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by. Longstreet, Stephen, 1907-2002. Books for People with Print Disabilities. Internet Archive Books.
1985) A novel of the Roaring Twenties A novel by Stephen Longstreet. Used availability for Stephen Longstreet's Our Father's House. August 1985 : USA Hardback.
Stephen Longstreet (April 18, 1907 – February 20, 2002) was an American author. Born Chauncey (later Henri) Weiner (sometimes Wiener), he was known as Stephen Longstreet from 1939. He wrote as Paul Haggard, David Ormsbee and Thomas Burton, and Longstreet, as well as his birth name. The 1948 Broadway musical High Button Shoes was based on Longstreet's l 1946 novel, The Sisters Liked Them Handsome.
About Stephen Longstreet. Stephen Longstreet was a prolific novelist, screenwriter, cartoonist, and artist whose work ranged in subject from gourmet cookbooks to potboiler detective novels to portraits of American jazz greats. He published over 100 books in his lifetime, including the novel The Sisters Liked them Handsome, which was turned into a successful Broadway musical. Longstreet also wrote screenplays that would go on to star Hollywood greats from Ronald Reagan to Errol Flynn. Customers Also Bought Items By.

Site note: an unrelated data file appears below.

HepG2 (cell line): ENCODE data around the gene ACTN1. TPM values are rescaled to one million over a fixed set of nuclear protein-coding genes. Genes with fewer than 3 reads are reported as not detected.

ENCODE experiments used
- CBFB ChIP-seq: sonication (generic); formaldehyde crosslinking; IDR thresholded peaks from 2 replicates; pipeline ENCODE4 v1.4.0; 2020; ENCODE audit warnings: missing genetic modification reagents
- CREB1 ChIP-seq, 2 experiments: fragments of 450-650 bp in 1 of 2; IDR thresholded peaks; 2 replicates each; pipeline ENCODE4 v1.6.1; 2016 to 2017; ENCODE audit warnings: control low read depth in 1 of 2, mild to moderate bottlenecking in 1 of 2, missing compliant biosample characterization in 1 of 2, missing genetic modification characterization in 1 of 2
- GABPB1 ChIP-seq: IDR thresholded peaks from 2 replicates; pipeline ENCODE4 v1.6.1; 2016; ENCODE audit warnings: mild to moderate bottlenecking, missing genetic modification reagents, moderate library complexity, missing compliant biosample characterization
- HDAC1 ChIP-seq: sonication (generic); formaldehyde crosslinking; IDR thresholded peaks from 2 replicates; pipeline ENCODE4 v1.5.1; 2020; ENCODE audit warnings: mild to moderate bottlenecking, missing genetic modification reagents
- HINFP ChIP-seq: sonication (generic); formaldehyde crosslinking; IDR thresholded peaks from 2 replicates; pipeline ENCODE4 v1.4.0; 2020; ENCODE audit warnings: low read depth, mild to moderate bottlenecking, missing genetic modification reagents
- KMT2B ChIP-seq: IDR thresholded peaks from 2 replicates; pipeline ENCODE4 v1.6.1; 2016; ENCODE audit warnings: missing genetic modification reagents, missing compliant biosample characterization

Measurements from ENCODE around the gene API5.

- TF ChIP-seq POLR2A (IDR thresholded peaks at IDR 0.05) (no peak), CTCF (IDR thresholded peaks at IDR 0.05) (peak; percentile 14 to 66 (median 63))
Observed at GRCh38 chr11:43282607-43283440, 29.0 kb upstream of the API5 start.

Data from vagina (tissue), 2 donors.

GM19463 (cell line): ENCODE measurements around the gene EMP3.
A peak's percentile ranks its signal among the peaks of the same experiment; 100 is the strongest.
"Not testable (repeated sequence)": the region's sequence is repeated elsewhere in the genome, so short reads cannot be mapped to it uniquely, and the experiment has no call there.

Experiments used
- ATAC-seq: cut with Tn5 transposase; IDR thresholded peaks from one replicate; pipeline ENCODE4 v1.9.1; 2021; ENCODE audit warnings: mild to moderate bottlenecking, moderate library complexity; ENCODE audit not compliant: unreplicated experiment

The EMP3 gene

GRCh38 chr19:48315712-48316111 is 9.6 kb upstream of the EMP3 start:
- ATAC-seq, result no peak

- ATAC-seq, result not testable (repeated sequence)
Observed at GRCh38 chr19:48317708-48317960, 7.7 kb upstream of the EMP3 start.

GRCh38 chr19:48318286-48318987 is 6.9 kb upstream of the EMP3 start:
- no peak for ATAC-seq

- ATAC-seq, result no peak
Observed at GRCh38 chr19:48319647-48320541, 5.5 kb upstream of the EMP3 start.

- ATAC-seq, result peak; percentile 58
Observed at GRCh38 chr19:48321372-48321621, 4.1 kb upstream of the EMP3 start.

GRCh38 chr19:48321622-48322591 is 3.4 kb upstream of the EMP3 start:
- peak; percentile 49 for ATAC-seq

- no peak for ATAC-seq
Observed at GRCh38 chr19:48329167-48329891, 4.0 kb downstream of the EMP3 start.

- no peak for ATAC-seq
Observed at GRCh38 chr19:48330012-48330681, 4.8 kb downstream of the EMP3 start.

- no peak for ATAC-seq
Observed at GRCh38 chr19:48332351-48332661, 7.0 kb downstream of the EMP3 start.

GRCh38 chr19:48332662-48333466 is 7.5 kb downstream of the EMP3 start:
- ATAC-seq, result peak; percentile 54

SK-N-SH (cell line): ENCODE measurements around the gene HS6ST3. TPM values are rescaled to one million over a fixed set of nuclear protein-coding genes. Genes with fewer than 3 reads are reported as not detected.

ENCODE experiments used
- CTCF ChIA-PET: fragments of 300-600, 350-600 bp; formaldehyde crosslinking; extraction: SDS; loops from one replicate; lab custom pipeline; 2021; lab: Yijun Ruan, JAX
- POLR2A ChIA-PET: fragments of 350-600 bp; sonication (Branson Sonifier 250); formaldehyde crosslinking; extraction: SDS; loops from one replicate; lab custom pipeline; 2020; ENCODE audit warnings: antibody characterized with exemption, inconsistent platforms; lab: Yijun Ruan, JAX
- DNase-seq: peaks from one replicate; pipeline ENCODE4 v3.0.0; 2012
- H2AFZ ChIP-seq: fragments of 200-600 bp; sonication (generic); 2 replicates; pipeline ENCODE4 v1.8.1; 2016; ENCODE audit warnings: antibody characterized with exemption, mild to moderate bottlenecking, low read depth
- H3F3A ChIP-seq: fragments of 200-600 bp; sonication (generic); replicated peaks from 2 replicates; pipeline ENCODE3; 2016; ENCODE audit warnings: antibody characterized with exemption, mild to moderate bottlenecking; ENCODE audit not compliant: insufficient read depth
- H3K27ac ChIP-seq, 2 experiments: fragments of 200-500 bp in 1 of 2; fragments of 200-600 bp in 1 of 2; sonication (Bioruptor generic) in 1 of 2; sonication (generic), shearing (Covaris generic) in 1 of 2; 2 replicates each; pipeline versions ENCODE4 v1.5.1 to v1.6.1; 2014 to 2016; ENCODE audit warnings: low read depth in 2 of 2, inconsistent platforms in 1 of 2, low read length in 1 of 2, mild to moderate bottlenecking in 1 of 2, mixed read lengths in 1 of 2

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Yoshiwara Longstreet, Stephen Longstreet, Ethel Неизвестно 9784805310274 : For centuries, Yoshiwara was the famed pleasure center of Tokyo.
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Stephen Longstreet was born in New York in 1907, and moved to New Brunswick, New Jersey . Longstreet published five books on jazz, illustrated with his own drawings and watercolors, including The Real Jazz Old and New (1956), Jazz from A-Z, A Graphic Dictionary (1989).
Stephen Longstreet was born in New York in 1907, and moved to New Brunswick, New Jersey with his family during his youth. Longstreet studied in Paris and at Rutgers and Harvard Universities; graduating from the New York School of Fine and Applied Art (Parsons) in 1929. Longstreet’s artworks served as the basis for a 1989 exhibition in the Department of Special Collections, Jazz-The Chicago Scene: The Art of Stephen Longstreet.
Stephen Fry in America. Photographs by Vanda Vucicevic. I was so nearly an American. In fact, until we opened our mouths, it was almost impossible to distinguish one from the other. In the mid-1950s my father was offered a job at Princeton University–something to do with the emerging science of semiconductors. One of the reasons he turned it down was that he didn’t think he liked the idea of his children growing up as Americans. He called Mummy ‘Mom’, he used words like ‘swell’, ‘cute’ and ‘darn’.